How many times have you had a talk with your child about peer pressure and social dynamics? Think for yourself, you say. Don’t allow others’ actions and pressure to interfere with what you know to be correct, you implore. But at the same time, are you giving in to peer pressure in your social group? Peer pressure isn’t just for kids!
Have you ever started watching a new show because your friends tell you it’s great or you just want to be able to talk about it during playgroup? Do you find yourself thinking about your apparel based on what will fit in to your mom’s group? Have you ever quieted your opinion so as not to upset someone in your social circle?
Guess what? You’re dealing with peer pressure — from other grown-ups. And before you can most effectively counsel your kids on dealing with influence from other peers, you need to get a handle on it in your own life.
Not just for kids
Peer influence and peer pressure is not just for kids. Grownups must navigate this social dynamic, too, though they don’t always admit it. Oh, you call it getting input or support, but call it what it is: The influence of your peers. If “You should totally get a back tattoo!” or “Streaky highlights are so 2006!” have influenced your decision making, peer influence has played a role in your life.
Good AND bad
Naw, you say, not me. I’d watch that show anyway! I already knew that the highlights weren’t a good idea, and I’d always wanted that tattoo! But, really now, call a spade a spade. How much are you thinking for yourself and how much is your peer group’s influence playing into your choices? Be honest!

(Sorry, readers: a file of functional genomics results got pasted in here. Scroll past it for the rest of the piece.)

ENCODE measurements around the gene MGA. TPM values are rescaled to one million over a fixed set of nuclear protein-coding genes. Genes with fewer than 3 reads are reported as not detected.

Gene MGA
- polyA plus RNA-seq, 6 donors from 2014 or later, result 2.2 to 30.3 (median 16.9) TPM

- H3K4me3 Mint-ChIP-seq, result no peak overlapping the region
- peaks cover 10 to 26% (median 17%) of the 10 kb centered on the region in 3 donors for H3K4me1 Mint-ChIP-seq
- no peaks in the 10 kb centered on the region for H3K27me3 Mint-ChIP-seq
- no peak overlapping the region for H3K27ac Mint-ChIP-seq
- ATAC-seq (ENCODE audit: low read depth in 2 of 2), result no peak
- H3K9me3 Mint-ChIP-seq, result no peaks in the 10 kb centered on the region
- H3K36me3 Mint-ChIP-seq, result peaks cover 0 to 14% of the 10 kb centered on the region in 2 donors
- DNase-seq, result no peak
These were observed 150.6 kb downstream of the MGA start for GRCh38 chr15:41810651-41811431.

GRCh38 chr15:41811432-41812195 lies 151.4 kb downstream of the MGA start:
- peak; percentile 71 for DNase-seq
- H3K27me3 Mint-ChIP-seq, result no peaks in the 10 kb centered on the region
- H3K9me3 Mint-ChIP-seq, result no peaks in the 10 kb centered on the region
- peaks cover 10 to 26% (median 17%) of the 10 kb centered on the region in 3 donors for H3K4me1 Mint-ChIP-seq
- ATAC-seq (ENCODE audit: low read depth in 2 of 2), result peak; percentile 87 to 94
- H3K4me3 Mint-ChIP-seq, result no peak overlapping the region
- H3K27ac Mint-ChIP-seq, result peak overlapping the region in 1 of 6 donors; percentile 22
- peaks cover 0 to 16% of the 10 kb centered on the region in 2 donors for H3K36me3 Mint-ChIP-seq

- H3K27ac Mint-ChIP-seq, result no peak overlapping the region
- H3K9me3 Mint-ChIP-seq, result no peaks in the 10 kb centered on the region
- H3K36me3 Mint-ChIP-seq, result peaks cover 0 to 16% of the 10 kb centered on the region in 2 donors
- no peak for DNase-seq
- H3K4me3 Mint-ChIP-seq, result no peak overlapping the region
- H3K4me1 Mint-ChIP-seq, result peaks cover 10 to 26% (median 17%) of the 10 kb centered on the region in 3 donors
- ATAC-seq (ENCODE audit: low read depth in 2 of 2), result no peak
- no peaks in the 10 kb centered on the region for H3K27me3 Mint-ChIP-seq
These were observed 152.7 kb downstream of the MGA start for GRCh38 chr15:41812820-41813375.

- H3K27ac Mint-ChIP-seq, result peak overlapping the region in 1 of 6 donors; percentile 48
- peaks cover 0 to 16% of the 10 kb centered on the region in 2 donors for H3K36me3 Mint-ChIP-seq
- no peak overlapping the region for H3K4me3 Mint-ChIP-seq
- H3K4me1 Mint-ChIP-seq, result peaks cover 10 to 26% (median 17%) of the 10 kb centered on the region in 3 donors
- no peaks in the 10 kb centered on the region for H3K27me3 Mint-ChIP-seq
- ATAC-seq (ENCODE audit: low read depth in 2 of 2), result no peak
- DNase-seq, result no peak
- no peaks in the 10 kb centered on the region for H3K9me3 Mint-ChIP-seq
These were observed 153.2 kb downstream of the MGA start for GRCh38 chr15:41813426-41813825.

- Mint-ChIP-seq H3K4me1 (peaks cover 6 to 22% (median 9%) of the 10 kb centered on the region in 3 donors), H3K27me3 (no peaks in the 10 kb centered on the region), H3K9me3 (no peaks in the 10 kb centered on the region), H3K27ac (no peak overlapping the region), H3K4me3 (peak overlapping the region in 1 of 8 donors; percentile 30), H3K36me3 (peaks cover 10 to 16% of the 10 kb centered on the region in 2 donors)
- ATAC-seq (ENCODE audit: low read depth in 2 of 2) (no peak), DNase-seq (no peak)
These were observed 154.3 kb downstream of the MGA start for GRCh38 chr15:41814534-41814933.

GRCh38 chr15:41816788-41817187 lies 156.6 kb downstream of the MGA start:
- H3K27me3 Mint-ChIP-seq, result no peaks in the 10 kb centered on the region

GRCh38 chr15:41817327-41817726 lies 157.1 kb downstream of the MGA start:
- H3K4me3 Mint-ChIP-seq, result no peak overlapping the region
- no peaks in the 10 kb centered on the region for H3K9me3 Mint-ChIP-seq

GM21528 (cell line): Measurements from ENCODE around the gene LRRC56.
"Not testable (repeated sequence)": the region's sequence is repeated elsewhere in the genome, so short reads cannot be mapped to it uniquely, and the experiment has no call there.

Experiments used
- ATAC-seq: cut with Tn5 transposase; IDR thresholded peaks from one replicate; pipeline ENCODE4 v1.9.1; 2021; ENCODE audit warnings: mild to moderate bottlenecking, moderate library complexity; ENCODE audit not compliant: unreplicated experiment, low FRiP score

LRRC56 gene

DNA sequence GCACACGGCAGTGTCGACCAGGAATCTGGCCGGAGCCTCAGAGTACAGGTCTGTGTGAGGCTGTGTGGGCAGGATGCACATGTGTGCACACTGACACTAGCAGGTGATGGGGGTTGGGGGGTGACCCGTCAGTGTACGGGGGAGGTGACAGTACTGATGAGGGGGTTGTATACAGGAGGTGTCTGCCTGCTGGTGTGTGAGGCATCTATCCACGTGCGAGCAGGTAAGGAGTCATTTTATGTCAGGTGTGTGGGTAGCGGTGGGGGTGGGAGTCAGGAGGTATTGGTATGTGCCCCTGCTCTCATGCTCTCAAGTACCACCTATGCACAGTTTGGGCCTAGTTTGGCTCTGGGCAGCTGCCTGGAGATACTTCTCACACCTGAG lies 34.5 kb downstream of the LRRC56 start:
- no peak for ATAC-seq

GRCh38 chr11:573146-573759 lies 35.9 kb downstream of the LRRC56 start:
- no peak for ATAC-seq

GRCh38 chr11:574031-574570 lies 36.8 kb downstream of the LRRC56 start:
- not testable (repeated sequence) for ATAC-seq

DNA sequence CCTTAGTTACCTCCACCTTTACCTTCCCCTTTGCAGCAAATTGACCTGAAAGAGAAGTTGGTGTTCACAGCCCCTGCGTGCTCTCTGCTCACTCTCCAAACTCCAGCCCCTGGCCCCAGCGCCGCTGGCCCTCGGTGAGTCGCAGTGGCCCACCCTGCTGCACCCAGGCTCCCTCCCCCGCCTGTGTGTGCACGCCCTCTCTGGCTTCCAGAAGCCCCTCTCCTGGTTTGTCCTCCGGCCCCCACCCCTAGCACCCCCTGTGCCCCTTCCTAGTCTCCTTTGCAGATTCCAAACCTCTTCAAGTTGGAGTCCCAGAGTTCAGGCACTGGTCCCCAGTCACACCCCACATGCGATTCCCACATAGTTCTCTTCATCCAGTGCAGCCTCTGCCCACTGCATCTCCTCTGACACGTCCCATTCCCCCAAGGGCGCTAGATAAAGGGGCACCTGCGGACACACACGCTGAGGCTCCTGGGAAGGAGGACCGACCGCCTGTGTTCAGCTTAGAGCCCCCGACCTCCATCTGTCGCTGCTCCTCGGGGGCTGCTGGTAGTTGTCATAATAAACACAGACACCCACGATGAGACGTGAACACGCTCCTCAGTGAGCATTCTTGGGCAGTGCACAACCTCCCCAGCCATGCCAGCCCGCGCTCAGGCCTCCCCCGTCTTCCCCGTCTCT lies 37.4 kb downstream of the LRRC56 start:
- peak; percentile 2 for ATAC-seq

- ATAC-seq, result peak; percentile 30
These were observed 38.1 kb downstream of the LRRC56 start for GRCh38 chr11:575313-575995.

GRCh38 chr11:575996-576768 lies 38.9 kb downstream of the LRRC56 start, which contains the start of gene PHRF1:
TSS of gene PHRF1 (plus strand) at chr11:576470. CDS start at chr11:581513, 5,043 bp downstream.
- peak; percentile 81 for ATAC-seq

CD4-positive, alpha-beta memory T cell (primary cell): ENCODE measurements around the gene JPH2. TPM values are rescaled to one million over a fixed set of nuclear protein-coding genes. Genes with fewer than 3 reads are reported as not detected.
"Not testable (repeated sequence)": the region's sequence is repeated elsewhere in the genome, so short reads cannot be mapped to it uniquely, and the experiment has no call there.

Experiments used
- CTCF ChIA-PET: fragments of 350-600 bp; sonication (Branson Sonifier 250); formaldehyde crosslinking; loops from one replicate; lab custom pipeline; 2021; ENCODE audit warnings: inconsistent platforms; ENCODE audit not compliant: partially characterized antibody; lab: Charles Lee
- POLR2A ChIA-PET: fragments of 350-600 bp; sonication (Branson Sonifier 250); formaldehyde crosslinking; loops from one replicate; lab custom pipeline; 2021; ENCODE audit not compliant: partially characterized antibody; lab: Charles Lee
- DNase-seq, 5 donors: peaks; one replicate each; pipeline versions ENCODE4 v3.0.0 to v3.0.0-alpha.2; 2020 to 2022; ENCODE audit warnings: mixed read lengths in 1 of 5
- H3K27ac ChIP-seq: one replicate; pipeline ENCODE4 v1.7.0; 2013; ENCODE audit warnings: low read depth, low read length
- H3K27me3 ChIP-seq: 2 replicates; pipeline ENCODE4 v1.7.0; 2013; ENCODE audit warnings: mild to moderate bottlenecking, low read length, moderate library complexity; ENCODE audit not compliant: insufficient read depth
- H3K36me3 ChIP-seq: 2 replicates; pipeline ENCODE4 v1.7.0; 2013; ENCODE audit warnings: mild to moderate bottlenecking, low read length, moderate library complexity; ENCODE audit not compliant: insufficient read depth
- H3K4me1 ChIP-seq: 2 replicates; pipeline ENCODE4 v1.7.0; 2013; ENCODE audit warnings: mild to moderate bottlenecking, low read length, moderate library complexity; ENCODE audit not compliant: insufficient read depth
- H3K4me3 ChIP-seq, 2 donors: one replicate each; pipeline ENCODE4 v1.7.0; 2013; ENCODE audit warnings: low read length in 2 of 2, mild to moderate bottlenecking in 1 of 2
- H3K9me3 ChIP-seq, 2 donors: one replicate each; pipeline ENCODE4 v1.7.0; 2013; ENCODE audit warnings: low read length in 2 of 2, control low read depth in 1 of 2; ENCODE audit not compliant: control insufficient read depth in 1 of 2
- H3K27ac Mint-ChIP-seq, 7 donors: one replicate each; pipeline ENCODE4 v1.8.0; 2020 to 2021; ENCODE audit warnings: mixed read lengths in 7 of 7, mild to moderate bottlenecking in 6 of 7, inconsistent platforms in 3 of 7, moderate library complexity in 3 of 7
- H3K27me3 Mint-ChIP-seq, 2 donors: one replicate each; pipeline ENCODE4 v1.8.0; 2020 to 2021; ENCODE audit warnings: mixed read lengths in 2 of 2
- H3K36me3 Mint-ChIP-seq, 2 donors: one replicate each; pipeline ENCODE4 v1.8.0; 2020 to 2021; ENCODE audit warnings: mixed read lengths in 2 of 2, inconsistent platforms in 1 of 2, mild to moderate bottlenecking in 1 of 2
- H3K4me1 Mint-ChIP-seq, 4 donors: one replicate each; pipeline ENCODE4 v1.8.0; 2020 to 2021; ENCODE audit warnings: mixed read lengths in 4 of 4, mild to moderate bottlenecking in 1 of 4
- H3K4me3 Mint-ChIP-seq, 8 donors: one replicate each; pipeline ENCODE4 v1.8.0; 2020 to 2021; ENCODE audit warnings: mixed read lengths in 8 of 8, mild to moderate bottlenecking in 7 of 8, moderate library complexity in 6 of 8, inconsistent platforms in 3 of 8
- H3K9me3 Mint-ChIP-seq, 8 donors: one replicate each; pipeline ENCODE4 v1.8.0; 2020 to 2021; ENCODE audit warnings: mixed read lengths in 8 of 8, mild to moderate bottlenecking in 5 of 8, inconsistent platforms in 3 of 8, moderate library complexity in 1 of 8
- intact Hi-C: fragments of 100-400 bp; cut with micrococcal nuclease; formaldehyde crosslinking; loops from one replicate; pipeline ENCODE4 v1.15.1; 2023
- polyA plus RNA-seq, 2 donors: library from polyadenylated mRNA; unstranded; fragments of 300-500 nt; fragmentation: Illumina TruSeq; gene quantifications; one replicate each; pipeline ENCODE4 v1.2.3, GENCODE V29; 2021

Peer pressure — and peer influence — can have both positive and negative effects. It can help you make good choices and not so good choices. And it’s ever-present in all our lives.
Walk the walk
Before you sit down with your child again and talk about the influence of his or her friends on day to day life, make sure you are walking the walk your are talking to your child. When you recognize the role peer influence plays in your own life you can better present examples of the kind of independent thinking you’d like to see in your child — and the pitfalls of falling in and following what the group does. Make sure you really are making your own decisions before you counsel your child to do the same.
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